Quantum complexity is a measure of the minimal number of elementary operations required to approximately prepare a given state or unitary channel. Recently this concept has found applications beyond quantum computing---in the classification of topological phases of matter and in the description of chaotic many-body systems. Furthermore, within the context of the AdS/CFT correspondence, it has been postulated that the complexity of a specific time-evolved many-body quantum state is sensitive to the long-time properties of AdS-black hole interiors. In this context Brown and Susskind conjectured that the complexity of a chaotic quantum system grows linearly in time up to times exponential in the system size, saturating at a maximal value, and remaining maximally complex until undergoing recurrences at the doubly-exponential times. In this work we prove the saturation and recurrence of complexity of quantum states and unitaries in a model of chaotic time-evolution based on local random quantum circuits, in which a local random unitary transformation is applied to the system at every time step. Importantly, our findings do not depend on details of the model of random circuits, such as geometry of interactions between the qubits. Our results advance an understanding of the long-time behaviour of chaotic quantum systems and could shed light on the physics of black hole interiors. From a technical perspective our results are based on establishing new quantitative connections between the Haar measure and high-degree approximate designs, as well as the fact that random quantum circuits of sufficiently high depth converge to approximate designs.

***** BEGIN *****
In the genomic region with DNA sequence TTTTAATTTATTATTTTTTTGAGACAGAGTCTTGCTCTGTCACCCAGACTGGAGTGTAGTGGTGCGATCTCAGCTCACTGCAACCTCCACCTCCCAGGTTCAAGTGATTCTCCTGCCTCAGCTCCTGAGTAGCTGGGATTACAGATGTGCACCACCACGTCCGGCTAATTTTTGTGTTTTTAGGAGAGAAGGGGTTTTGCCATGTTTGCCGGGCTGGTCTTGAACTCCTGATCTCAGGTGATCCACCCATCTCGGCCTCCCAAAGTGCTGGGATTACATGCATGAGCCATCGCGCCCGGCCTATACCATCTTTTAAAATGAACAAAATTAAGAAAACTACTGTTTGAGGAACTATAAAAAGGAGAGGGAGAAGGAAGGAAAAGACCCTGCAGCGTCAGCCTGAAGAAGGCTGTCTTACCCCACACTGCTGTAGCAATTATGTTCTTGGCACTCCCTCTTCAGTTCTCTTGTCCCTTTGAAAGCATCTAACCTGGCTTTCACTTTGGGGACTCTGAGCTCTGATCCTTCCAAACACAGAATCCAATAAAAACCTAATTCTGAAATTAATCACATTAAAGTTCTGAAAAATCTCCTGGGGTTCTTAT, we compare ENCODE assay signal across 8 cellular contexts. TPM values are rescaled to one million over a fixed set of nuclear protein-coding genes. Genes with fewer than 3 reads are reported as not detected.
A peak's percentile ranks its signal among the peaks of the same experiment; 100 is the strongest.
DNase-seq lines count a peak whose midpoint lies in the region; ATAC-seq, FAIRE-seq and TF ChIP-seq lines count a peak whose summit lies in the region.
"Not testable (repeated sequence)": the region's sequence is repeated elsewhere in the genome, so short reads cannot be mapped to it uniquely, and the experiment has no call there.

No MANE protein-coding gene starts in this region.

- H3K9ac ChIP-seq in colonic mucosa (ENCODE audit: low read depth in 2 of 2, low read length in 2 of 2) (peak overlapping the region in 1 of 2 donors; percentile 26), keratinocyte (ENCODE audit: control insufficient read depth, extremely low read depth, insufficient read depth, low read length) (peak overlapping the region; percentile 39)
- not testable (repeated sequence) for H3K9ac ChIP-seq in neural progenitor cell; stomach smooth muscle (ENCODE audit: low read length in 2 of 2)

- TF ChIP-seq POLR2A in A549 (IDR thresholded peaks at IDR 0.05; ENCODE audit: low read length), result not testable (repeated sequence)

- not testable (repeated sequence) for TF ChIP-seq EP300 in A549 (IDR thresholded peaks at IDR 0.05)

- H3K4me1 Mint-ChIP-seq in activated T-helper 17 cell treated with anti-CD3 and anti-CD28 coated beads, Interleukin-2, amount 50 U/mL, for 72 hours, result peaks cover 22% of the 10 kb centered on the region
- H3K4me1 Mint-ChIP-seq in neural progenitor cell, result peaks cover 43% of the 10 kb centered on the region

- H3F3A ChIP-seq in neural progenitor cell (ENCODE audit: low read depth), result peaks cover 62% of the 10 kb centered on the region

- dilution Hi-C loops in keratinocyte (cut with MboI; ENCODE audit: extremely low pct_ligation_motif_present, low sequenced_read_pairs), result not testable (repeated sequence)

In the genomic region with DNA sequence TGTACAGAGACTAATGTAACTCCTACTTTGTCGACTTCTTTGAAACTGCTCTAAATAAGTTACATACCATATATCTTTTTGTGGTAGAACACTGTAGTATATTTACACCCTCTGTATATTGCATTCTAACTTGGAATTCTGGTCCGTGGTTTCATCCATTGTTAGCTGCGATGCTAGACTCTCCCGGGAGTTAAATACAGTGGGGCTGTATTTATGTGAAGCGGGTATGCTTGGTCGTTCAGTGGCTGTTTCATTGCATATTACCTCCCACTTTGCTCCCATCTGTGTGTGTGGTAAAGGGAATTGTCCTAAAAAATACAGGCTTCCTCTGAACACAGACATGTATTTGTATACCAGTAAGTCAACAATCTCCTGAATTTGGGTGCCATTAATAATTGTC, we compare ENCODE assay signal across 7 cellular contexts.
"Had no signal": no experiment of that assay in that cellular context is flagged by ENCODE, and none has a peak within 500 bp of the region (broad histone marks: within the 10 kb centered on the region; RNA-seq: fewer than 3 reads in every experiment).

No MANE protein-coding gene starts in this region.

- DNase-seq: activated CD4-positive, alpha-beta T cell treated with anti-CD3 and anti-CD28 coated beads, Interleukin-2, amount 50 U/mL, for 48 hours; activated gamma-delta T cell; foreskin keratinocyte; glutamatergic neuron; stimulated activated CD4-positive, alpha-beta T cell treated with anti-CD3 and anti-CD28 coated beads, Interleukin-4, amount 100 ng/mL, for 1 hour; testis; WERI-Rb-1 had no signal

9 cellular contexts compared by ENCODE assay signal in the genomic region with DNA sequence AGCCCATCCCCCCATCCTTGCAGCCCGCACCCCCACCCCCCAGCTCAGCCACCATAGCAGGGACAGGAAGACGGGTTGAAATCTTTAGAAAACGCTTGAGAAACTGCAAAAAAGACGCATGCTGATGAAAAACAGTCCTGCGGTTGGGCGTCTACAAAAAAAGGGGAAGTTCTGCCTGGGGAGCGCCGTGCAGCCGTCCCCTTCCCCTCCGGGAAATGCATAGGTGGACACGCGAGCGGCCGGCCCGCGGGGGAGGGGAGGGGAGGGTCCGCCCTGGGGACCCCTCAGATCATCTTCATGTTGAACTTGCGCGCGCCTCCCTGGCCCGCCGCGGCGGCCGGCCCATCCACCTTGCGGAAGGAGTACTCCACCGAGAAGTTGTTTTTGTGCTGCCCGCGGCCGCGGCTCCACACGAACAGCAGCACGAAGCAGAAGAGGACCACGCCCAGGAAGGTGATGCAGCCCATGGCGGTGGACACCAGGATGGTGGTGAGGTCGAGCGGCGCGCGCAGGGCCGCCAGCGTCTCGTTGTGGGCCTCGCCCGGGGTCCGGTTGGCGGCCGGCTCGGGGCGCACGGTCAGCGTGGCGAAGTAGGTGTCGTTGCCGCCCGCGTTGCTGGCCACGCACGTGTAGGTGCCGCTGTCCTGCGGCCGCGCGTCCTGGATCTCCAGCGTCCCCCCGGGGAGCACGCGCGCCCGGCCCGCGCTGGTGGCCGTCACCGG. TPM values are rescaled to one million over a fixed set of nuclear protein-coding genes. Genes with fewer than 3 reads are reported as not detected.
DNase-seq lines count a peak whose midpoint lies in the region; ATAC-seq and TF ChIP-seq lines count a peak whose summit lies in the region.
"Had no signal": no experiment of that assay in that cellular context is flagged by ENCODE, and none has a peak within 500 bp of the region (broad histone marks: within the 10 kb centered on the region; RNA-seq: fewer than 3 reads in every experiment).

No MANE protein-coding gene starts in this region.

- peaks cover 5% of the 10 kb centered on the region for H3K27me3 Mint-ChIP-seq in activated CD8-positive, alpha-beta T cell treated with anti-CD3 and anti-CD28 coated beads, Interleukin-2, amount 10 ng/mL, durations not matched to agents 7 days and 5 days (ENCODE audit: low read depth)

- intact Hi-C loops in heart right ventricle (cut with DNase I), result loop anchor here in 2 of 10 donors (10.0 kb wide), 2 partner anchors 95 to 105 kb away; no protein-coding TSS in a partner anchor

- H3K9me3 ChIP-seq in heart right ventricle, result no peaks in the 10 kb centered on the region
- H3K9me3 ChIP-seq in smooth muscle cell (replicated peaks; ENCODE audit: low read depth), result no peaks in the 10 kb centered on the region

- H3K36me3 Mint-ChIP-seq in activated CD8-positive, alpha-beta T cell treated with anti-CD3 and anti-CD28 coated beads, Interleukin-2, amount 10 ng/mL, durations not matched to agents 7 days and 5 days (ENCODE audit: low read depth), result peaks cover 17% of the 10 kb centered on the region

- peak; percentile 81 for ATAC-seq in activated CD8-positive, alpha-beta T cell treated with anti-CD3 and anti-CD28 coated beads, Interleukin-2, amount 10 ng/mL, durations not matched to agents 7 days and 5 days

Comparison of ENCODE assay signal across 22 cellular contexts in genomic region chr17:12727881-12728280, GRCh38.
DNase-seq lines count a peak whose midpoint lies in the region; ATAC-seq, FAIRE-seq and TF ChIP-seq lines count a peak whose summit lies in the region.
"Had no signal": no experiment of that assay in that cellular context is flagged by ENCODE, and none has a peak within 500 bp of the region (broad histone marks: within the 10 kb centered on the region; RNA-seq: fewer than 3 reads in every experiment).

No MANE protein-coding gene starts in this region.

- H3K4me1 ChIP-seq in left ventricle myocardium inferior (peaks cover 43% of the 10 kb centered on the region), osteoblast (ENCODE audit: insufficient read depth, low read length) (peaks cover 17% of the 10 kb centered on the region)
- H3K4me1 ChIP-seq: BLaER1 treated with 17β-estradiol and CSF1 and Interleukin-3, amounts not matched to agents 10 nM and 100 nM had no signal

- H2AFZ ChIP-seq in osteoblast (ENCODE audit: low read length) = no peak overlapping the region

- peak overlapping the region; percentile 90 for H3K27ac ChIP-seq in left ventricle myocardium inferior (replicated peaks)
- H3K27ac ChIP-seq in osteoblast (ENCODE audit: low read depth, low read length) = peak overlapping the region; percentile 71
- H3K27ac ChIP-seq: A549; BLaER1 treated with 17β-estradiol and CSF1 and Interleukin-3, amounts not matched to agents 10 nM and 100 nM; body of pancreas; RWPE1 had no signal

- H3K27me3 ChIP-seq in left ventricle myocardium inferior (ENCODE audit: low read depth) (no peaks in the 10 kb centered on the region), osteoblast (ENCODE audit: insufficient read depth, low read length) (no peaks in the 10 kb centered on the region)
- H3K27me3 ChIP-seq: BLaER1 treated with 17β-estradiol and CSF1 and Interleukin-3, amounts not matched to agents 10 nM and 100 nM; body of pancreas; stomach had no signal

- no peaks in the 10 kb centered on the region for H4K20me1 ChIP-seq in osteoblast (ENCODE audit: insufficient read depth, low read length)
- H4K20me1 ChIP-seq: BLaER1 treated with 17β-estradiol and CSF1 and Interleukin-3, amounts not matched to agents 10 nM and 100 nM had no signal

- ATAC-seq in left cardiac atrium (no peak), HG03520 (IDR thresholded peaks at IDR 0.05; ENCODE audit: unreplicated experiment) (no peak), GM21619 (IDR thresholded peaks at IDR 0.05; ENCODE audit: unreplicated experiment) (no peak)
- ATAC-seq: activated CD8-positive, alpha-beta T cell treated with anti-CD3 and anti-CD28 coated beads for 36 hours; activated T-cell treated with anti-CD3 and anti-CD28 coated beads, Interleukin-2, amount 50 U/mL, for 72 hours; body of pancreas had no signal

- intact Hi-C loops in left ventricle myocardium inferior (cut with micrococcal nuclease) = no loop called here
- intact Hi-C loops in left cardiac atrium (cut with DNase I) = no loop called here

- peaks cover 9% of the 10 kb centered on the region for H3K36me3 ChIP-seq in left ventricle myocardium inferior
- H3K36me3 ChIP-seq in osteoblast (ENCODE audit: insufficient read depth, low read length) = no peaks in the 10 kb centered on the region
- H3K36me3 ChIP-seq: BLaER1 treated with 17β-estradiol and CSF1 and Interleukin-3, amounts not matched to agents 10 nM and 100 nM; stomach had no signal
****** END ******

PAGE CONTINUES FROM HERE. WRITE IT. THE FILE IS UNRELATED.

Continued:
The talk is based on joint work with Nicolas Hunter-Jones and Michał Horodecki.
(Please note the later start time of 12:30 p.m. for this seminar.)
(In person viewing at 3100A Atlantic Building)